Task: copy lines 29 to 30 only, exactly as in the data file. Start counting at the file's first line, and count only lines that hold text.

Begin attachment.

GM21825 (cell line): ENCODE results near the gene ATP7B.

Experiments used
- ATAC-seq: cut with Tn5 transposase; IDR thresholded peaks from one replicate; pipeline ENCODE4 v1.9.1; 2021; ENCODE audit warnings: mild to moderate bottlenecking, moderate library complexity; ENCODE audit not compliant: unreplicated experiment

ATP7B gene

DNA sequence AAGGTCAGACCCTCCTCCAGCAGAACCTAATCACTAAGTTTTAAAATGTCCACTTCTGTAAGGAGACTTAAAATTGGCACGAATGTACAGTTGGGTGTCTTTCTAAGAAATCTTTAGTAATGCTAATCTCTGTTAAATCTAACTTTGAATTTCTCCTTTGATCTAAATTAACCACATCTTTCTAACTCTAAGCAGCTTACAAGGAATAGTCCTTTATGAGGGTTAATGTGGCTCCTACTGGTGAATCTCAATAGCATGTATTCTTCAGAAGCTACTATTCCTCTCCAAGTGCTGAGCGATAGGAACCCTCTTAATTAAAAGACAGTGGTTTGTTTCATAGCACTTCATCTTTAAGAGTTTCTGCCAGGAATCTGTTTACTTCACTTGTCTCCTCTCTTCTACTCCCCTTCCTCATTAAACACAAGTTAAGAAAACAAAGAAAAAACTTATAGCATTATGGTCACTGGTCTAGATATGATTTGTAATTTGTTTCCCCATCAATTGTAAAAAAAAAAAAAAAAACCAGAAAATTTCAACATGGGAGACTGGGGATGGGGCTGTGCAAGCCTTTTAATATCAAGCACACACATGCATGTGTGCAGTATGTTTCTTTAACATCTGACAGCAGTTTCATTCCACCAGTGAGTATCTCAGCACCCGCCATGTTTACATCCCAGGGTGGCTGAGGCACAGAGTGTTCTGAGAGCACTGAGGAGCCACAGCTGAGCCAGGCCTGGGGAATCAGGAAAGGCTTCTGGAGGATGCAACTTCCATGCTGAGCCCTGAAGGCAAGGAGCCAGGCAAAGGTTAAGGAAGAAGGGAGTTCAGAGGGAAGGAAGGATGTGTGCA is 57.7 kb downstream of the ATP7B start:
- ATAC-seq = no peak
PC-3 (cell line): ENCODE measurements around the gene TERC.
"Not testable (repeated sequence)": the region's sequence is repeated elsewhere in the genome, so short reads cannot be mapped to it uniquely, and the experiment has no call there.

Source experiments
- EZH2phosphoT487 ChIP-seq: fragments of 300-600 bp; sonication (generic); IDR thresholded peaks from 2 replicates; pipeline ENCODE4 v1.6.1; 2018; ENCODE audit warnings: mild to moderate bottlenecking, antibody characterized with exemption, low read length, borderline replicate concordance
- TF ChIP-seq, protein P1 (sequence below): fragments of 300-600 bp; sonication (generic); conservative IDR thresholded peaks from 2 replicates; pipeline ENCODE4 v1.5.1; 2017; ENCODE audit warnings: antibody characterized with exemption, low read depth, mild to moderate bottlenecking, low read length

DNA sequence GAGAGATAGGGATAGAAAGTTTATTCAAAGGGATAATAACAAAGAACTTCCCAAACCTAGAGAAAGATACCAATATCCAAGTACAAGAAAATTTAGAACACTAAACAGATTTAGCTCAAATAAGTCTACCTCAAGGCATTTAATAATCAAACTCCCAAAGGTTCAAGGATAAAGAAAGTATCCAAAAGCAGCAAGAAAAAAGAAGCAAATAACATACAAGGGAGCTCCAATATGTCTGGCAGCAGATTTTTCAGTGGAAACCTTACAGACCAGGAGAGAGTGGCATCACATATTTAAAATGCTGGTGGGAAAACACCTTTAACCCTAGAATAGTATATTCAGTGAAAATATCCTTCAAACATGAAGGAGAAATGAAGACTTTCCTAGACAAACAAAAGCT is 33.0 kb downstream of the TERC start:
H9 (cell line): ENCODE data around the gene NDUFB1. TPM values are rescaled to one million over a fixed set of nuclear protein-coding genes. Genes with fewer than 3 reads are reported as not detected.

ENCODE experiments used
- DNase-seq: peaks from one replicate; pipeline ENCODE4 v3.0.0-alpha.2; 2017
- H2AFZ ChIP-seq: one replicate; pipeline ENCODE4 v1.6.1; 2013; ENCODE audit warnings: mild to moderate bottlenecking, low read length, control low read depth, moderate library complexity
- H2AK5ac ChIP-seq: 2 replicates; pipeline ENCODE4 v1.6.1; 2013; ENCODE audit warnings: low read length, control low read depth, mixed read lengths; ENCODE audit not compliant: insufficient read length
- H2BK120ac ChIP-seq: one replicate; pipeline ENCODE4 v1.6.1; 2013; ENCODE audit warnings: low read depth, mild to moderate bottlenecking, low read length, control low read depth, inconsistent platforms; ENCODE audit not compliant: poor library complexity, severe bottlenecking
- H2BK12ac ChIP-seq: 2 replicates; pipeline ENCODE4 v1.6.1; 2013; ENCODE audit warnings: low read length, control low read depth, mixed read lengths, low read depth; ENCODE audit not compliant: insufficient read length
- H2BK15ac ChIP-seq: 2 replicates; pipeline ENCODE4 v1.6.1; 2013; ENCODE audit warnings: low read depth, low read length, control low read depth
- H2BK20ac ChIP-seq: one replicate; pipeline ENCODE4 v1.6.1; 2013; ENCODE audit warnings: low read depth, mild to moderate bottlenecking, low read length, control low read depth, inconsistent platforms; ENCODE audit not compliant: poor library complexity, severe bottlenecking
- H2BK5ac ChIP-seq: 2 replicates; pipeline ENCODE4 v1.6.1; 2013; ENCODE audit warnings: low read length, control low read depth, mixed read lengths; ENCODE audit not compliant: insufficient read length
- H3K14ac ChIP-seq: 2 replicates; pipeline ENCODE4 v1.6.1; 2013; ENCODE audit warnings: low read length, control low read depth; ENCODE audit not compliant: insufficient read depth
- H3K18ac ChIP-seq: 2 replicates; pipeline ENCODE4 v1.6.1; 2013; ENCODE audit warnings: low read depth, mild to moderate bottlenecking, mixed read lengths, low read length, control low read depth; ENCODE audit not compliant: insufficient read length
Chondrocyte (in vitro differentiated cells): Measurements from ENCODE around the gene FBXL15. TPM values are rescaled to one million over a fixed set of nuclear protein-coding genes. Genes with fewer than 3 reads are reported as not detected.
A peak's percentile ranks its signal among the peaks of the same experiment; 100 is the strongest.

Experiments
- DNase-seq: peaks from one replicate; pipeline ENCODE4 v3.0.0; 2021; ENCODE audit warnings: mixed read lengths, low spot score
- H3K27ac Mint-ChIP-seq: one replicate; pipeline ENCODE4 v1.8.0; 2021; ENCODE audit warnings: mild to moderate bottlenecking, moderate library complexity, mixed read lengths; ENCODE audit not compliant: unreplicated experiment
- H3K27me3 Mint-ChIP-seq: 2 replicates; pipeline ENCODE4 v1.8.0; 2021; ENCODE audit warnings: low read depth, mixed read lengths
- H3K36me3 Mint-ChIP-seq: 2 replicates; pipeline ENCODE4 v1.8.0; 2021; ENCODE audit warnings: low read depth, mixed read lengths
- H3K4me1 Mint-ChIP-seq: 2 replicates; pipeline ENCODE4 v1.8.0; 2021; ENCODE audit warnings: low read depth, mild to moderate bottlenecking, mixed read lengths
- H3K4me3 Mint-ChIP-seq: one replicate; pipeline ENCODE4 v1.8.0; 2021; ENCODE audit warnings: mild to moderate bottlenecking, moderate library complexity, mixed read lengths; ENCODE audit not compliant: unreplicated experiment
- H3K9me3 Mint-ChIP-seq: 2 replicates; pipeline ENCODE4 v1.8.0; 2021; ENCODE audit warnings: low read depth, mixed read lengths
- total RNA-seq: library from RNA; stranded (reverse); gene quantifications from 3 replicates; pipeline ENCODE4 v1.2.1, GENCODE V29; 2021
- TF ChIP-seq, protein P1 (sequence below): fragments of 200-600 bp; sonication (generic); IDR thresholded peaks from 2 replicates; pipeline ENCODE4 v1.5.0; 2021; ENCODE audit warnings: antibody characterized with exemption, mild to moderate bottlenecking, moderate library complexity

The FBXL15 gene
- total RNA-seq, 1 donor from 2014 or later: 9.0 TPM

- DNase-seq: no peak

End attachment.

- H3K27ac Mint-ChIP-seq: one replicate; pipeline ENCODE4 v1.8.0; 2021; ENCODE audit warnings: mild to moderate bottlenecking, moderate library complexity, mixed read lengths; ENCODE audit not compliant: unreplicated experiment
- H3K27me3 Mint-ChIP-seq: 2 replicates; pipeline ENCODE4 v1.8.0; 2021; ENCODE audit warnings: low read depth, mixed read lengths